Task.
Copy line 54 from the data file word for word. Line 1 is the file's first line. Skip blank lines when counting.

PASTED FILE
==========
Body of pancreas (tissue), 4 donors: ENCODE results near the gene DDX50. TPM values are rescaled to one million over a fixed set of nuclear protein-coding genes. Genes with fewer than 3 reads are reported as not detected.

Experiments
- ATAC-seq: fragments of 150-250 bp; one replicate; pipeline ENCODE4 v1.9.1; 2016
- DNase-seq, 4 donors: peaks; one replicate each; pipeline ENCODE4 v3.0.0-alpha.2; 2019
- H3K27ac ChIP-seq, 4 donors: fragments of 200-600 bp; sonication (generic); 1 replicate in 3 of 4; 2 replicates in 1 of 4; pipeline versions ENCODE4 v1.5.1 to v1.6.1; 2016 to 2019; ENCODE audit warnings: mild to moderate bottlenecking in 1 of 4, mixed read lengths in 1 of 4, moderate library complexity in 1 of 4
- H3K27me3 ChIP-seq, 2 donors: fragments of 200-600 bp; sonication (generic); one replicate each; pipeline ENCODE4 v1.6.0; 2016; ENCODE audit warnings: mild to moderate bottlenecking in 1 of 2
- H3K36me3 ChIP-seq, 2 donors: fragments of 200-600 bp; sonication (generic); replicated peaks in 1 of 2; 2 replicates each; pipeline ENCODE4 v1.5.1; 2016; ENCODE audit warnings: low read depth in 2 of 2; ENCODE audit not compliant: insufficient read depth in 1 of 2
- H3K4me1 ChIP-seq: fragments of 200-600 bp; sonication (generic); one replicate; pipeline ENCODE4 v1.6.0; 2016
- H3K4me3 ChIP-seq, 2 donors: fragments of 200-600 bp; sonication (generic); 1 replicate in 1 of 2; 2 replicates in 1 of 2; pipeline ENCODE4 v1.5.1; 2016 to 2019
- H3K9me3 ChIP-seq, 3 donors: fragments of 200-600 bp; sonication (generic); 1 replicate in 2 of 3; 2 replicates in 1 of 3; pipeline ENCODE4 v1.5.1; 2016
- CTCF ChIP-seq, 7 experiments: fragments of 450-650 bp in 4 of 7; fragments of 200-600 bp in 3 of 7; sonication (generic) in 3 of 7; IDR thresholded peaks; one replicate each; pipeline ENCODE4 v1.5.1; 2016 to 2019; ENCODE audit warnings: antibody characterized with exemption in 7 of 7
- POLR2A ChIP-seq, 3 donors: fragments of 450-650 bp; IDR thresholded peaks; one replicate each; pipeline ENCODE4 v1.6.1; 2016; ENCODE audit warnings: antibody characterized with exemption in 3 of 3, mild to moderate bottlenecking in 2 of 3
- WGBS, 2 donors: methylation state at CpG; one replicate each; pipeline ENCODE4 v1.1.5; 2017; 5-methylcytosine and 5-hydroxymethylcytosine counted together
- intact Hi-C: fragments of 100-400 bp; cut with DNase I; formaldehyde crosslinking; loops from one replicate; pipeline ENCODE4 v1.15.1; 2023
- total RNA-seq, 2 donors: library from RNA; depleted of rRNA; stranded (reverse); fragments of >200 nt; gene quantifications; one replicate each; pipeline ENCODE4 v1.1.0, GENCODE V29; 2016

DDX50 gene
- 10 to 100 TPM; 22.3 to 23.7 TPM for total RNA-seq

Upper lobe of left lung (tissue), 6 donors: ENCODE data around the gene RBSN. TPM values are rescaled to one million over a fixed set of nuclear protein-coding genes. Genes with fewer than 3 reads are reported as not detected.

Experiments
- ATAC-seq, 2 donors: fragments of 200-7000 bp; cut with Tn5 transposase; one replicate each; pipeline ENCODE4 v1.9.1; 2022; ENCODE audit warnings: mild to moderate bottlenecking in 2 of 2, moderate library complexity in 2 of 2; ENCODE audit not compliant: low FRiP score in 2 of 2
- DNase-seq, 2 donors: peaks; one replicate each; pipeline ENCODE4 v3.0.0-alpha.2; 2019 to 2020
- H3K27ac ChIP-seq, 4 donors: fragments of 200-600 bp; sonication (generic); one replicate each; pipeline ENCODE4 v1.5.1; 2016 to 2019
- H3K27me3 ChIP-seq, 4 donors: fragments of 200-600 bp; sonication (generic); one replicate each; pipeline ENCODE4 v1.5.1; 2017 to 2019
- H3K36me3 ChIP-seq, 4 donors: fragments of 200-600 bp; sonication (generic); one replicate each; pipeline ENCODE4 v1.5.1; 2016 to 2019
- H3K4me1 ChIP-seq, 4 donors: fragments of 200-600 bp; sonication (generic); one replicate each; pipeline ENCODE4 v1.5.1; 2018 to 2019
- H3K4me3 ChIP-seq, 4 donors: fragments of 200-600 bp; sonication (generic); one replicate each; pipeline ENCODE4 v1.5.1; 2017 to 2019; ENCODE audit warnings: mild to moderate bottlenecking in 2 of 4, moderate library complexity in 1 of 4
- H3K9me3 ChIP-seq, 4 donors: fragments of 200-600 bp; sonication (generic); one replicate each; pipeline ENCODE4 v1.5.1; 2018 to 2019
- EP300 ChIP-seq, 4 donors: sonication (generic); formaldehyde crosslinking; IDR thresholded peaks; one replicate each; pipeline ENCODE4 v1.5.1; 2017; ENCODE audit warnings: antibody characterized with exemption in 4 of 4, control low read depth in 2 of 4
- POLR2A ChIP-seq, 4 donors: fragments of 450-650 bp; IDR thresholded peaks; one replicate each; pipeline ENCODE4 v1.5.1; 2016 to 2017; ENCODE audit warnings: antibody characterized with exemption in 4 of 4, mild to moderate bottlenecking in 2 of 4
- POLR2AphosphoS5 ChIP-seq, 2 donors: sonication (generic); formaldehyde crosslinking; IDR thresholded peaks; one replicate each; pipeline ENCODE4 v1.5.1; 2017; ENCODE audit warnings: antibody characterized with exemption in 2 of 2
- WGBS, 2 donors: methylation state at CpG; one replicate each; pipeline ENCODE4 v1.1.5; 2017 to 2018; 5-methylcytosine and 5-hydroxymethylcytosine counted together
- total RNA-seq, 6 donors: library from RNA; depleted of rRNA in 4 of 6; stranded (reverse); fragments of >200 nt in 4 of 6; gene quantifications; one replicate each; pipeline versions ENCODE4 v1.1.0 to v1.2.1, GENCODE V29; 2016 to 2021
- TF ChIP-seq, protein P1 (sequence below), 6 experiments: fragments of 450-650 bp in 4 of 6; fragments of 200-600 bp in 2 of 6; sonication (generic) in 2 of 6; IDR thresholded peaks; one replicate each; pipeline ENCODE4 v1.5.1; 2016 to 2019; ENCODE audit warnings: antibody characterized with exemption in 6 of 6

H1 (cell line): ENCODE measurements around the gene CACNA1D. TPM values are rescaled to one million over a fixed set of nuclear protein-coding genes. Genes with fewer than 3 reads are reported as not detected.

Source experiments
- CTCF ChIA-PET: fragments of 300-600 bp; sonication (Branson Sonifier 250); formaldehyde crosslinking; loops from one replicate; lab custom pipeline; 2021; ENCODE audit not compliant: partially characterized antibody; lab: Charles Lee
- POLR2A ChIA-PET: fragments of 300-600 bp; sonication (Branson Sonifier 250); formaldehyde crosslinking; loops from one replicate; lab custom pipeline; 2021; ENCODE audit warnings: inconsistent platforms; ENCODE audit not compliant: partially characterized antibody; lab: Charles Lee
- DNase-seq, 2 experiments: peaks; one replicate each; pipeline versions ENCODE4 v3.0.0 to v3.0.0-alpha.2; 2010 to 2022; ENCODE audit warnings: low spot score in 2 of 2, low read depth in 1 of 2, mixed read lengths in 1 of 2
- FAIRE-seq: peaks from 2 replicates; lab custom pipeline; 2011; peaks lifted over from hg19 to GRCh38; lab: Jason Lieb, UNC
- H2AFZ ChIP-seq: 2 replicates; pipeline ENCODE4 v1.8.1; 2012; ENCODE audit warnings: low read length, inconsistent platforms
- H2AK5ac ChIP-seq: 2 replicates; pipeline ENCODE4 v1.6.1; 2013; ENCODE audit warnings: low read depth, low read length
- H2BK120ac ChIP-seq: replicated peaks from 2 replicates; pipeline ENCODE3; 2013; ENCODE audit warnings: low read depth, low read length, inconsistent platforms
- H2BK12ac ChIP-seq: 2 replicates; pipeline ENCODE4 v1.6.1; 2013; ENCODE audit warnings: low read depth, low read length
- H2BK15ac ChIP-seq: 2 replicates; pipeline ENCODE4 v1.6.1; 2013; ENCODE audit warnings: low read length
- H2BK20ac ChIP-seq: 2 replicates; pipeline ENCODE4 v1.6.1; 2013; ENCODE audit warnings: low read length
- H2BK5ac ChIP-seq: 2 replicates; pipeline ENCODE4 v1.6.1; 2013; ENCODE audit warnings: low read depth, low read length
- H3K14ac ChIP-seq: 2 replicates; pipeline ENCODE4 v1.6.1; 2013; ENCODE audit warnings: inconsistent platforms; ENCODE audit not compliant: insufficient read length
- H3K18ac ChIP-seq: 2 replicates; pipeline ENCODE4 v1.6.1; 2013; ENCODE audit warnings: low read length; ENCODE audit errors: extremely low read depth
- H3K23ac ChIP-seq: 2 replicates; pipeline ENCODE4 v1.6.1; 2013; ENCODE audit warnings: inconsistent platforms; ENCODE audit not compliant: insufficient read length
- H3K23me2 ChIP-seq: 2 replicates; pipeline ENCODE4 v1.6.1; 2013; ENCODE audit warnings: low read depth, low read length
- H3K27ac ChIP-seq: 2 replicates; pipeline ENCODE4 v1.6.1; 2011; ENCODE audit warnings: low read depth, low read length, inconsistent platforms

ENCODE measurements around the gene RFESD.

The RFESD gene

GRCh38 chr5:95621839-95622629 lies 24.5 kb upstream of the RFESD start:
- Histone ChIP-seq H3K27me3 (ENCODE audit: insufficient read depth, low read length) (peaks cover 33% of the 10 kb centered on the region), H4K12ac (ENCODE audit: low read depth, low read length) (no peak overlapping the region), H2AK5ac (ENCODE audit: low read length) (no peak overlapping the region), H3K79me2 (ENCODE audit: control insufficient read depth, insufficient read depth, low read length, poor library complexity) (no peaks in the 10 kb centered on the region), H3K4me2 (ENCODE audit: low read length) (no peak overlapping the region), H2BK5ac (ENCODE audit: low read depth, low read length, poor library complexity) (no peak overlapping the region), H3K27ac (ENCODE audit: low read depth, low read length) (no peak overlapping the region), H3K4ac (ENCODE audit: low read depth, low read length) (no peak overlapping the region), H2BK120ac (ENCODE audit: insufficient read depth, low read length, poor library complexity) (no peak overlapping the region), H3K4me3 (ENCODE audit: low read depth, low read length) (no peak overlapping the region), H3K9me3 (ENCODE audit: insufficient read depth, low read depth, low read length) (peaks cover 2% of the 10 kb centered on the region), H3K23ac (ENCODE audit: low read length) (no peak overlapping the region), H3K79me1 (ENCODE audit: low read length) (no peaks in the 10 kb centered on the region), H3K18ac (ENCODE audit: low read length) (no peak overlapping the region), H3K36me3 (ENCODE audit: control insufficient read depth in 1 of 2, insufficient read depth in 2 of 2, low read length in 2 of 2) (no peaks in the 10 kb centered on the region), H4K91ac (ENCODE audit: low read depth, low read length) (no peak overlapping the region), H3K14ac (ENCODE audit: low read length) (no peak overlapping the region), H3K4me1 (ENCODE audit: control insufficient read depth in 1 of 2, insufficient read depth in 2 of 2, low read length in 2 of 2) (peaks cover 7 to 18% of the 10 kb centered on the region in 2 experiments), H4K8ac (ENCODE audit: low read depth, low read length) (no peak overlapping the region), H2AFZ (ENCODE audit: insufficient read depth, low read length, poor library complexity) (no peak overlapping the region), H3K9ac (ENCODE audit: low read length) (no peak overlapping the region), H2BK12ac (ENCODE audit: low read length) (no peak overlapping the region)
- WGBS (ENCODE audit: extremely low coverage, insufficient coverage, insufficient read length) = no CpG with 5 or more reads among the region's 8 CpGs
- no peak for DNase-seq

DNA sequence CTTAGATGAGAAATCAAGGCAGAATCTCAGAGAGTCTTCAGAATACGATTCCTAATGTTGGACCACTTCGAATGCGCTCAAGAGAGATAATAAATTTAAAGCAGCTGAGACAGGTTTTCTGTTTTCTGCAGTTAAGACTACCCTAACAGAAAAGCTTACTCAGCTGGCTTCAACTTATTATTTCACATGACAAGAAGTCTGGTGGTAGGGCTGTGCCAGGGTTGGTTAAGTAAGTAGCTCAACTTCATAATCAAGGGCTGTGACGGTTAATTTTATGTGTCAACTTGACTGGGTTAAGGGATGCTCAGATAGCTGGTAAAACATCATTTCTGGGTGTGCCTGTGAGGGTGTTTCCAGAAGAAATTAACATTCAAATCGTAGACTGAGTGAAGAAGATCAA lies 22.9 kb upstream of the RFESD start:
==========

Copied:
GRCh38 chr5:95621839-95622629 lies 24.5 kb upstream of the RFESD start: